Cantor believes that if Jews wish to boast of Jewish contributions to civilization, they must also acknowledge the anger-the anti-Semitism-in traditionalist circles at the sweeping social changes that Jews have precipitated. In a typical passage of stunning heartlessness, he suggests that the anti-Semites between the two World Wars who perceived Jews as the motive force behind both capitalism and communism were not entirely wrong; he mentions, but does not document, “circumstantial and anecdotal, even some statistical verifications for the popular anti-Semitic double-faced image of the Jews around 1930 as both slippery entrepreneurs and conspiratorial communists.” And in his tiresome pose of uncovering the sordid truth that the establishment insists on hiding, Cantor adds that “nowadays . . . it has become politically incorrect in the controlling American Jewish precincts to verify the existence of this provocative polarity.”

Why have Jews been responsible for so much innovation? Though he sometimes professes an agnostic approach to the explanation for Jewish preeminence, more often he cites the Jewish gene pool: generations of endogamy, meticulous attention to what is eaten and how it is prepared, and traditions of group solidarity have made possible the evolution and reproduction of an intellectually superior race. How unfortunate it is, Cantor laments, that Hitler discredited racial theory by using it as the basis for genocide.

Cantor’s desire to shock is not without its uses. In an insightful discussion of American Jewish adherence to a “radically secular new view of the First Amendment” in the twentieth century that would deny all government aid to religious schools, he points out that the Jewish organizations that championed total Church-State separation were acting against the interests of their own constituents, whose weakening Jewish identification could only suffer greater erosion from years of exposure to the nonsectarian public school in the naked public square. Cantor is also on the mark when he notes the irony that the American Jews who are so prominent in the entertainment industry promote pagan cultural values that are the antithesis of Jewish teachings. But The Sacred Chain contains very few such bright spots.

If the heroes of Jewish history, in Cantor’s view, are the thinkers and entrepreneurs who transformed and repeatedly reshaped the Western world, and, in the process, evoked anti-Semitic backlash, the Jewish religion gives him great discomfort. The prayers and sacred writings Cantor recalls from his childhood and more recent forays into the synagogue are mumbo-jumbo; the meticulous ritual is mechanical and meaningless; the religious attachment to the Land of Israel is chauvinism; the theological and mystical speculation is sheer obscurantism (with the exception of the works of Maimonides, insofar as they accord with rationalist principles).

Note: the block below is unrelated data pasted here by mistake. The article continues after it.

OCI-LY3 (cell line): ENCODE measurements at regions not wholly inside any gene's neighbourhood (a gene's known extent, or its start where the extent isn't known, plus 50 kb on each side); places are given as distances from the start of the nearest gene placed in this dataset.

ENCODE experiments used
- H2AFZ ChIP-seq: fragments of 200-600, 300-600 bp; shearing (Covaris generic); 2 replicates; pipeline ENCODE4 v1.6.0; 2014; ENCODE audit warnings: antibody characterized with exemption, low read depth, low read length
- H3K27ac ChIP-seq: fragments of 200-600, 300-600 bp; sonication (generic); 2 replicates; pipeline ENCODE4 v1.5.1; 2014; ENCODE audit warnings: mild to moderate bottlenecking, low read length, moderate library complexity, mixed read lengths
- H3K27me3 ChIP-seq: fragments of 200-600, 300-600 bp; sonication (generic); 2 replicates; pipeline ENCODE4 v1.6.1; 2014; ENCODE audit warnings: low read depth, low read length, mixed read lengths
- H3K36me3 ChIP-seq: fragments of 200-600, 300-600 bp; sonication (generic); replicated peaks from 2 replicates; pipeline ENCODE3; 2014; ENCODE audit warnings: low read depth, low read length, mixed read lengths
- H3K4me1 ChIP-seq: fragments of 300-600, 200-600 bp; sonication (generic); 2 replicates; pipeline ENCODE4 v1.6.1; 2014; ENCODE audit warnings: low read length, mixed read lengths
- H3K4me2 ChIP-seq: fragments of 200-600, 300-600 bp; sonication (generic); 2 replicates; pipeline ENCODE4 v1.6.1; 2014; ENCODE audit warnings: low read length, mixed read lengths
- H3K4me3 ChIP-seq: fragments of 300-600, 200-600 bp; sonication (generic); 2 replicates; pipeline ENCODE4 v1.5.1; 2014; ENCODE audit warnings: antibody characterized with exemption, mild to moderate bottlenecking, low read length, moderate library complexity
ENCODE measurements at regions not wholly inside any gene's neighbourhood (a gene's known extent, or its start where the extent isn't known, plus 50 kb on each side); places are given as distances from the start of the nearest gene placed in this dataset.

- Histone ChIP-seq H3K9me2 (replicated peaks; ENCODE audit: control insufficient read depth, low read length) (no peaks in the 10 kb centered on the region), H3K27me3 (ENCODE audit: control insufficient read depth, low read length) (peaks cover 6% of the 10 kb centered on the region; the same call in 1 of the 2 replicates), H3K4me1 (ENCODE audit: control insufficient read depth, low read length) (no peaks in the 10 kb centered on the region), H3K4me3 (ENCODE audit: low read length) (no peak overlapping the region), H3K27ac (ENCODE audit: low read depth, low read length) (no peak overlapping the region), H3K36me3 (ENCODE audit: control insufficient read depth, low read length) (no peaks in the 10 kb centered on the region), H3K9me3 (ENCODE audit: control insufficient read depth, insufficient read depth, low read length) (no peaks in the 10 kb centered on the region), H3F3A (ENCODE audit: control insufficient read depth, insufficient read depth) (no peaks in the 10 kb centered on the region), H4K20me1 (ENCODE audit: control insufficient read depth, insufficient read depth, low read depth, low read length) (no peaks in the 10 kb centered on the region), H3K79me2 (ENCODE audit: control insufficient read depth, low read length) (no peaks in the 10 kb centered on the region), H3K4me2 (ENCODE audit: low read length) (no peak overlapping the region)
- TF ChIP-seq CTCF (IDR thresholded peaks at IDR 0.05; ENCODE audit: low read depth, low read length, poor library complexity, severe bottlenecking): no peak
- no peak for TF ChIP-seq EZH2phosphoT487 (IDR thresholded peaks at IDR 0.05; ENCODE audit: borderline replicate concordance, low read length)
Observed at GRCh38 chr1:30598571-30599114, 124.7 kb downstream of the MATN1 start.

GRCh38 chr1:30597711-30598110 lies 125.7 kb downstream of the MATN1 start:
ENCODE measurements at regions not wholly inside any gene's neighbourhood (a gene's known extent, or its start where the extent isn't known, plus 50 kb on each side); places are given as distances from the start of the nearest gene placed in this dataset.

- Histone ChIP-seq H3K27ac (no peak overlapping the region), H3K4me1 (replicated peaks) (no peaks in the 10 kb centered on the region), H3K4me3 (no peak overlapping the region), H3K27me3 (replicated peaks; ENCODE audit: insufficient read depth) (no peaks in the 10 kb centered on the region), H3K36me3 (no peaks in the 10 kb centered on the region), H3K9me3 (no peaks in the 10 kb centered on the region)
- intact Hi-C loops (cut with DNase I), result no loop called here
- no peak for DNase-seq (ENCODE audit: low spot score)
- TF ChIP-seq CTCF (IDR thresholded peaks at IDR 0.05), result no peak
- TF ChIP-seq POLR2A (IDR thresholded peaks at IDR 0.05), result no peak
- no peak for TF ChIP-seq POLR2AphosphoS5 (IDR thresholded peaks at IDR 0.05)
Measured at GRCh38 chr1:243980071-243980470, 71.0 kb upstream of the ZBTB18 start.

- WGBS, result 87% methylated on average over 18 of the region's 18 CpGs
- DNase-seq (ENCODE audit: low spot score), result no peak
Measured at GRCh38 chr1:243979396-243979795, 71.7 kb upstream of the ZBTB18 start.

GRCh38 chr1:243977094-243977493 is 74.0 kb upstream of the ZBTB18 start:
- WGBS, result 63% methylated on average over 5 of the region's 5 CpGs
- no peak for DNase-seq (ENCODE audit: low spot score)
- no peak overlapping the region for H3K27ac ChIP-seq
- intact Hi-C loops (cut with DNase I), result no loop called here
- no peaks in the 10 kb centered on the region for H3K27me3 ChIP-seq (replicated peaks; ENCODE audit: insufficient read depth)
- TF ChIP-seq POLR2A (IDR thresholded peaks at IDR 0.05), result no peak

In his introduction, Cantor asserts that the up-to-date, antiestablishment historiography in this book could have a “potential therapeutic, possibly reforming impact on Jewish culture and society.” In truth, his prescriptions for the Jewish future fully expose his skewed vision of the Jewish past. Since the ultimate significance of the Jewish experience, for Cantor, is nothing more than the development of an extraordinary gene pool, he views the prospect of the demographic erosion and eventual disappearance of the Jews as a distinct group with equanimity. Those special genes will now enrich “Episcopalian and Protestant bloodlines” in America, and, as peace comes to Israel and its neighbors, intermarriage will bring about ”a new Judeo-Arab Near Eastern elite.”

Short of the coming of the Messiah, Cantor does provide one last chance for Jewish survival. This would entail recreating Judaism in his own image by commissioning “Jewish professors in the leading universities” to “reinterpret” the religion “in light of modernist and postmodernist thought.” Similarly, Jewish writers, artists, musicians, and media people should develop a new liturgy, to be revised every five years, that would speak to the esthetic sensibility “of the current age.” That is, they should dilute, distort, and amputate a three-thousand-year-old religious civilization to suit the fleeting late-twentieth-century intellectual fads of secularized Jewish professors and literati.

Though the familiar Jewish aphorism states that after the biblical era the gift of prophecy is given only to children and fools, I would hazard a guess that Judaism will be around long after modernism, postmodernism, and Cantor’s perverse book are no more than antique curiosities.

Lawrence Grossman is Director of Publications for the American Jewish Committee.